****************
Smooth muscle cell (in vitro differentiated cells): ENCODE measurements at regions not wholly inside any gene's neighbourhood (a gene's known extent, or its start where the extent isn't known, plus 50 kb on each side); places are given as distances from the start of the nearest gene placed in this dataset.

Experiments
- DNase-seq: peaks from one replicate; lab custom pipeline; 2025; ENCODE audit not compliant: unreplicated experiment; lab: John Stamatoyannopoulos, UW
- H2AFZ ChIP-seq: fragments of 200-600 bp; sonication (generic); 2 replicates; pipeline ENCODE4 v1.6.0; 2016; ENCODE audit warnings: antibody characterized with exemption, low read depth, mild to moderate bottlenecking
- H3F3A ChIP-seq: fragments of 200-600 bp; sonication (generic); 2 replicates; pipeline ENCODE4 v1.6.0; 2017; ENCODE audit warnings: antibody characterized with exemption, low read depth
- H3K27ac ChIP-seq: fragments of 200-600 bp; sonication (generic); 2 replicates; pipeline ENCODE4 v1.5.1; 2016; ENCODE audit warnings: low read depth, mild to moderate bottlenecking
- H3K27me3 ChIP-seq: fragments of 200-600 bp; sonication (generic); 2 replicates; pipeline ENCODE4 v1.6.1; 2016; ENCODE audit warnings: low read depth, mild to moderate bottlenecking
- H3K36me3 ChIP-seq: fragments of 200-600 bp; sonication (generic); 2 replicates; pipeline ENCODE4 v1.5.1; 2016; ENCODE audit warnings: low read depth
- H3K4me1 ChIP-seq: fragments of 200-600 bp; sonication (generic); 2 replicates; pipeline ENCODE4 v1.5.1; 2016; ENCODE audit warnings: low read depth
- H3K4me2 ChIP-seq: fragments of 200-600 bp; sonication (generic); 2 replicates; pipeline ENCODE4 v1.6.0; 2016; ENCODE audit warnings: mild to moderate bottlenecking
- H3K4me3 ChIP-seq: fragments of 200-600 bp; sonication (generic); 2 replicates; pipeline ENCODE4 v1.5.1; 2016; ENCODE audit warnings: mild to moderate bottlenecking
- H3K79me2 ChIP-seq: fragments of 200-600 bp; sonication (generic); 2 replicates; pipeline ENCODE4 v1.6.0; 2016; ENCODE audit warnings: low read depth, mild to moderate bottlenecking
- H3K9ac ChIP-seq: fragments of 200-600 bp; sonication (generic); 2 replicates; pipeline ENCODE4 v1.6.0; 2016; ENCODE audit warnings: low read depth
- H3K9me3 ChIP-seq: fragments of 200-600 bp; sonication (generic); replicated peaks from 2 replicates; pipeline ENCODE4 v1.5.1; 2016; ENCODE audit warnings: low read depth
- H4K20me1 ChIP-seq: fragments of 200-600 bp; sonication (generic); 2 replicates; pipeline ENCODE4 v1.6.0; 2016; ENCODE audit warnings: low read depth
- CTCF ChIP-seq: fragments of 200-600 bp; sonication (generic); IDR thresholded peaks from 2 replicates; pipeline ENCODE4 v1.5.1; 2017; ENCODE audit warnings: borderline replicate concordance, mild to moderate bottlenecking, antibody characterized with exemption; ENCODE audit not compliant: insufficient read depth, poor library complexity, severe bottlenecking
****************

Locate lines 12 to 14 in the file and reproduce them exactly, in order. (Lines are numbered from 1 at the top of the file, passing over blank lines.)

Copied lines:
- H3K79me2 ChIP-seq: fragments of 200-600 bp; sonication (generic); 2 replicates; pipeline ENCODE4 v1.6.0; 2016; ENCODE audit warnings: low read depth, mild to moderate bottlenecking
- H3K9ac ChIP-seq: fragments of 200-600 bp; sonication (generic); 2 replicates; pipeline ENCODE4 v1.6.0; 2016; ENCODE audit warnings: low read depth
- H3K9me3 ChIP-seq: fragments of 200-600 bp; sonication (generic); replicated peaks from 2 replicates; pipeline ENCODE4 v1.5.1; 2016; ENCODE audit warnings: low read depth